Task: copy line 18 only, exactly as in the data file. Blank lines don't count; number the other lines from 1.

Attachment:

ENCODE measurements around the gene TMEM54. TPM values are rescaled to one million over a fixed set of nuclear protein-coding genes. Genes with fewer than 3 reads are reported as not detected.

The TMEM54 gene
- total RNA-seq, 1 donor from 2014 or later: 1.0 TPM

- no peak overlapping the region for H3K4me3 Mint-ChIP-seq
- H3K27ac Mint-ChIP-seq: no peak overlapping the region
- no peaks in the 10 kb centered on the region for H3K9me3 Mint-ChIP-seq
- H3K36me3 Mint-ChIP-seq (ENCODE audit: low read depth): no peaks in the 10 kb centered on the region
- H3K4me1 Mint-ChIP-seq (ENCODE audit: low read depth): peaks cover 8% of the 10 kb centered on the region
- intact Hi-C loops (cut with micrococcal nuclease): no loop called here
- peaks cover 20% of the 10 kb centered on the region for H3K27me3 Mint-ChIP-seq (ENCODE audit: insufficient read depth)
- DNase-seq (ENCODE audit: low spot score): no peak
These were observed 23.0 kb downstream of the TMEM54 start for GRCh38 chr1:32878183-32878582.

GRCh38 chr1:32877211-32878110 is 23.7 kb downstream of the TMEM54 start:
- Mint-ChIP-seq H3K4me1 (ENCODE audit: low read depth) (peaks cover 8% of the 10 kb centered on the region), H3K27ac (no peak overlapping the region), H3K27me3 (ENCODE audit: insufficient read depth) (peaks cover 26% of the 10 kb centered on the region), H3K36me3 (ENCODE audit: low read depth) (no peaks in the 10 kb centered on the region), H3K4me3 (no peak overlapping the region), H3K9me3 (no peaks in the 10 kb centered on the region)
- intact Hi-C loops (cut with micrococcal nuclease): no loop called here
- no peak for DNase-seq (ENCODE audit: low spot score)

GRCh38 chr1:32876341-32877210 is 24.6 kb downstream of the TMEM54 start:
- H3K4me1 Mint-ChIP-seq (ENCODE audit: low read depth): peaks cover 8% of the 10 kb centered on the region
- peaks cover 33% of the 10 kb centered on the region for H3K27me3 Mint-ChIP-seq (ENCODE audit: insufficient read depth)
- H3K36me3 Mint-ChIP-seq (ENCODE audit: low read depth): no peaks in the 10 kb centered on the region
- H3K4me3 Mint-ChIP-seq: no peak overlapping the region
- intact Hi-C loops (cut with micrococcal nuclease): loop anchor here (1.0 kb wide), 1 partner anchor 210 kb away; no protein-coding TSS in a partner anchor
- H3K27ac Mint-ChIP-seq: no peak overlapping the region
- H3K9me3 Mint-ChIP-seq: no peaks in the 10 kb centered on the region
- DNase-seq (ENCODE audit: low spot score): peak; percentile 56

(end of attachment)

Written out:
- H3K4me1 Mint-ChIP-seq (ENCODE audit: low read depth): peaks cover 8% of the 10 kb centered on the region